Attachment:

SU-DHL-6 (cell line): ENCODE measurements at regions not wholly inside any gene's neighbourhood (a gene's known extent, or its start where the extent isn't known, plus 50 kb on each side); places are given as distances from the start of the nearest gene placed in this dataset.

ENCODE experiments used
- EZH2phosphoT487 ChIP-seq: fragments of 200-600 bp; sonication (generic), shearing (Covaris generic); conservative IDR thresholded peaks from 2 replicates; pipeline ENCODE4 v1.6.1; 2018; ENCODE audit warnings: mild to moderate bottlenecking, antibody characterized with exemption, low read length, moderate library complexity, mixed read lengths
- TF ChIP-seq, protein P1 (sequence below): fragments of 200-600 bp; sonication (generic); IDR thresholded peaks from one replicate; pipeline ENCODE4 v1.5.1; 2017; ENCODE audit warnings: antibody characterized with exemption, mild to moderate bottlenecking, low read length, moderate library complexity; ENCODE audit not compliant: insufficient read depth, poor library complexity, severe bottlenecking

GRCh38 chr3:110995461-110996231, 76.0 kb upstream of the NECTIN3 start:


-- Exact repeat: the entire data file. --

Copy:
SU-DHL-6 (cell line): ENCODE measurements at regions not wholly inside any gene's neighbourhood (a gene's known extent, or its start where the extent isn't known, plus 50 kb on each side); places are given as distances from the start of the nearest gene placed in this dataset.

ENCODE experiments used
- EZH2phosphoT487 ChIP-seq: fragments of 200-600 bp; sonication (generic), shearing (Covaris generic); conservative IDR thresholded peaks from 2 replicates; pipeline ENCODE4 v1.6.1; 2018; ENCODE audit warnings: mild to moderate bottlenecking, antibody characterized with exemption, low read length, moderate library complexity, mixed read lengths
- TF ChIP-seq, protein P1 (sequence below): fragments of 200-600 bp; sonication (generic); IDR thresholded peaks from one replicate; pipeline ENCODE4 v1.5.1; 2017; ENCODE audit warnings: antibody characterized with exemption, mild to moderate bottlenecking, low read length, moderate library complexity; ENCODE audit not compliant: insufficient read depth, poor library complexity, severe bottlenecking

GRCh38 chr3:110995461-110996231, 76.0 kb upstream of the NECTIN3 start: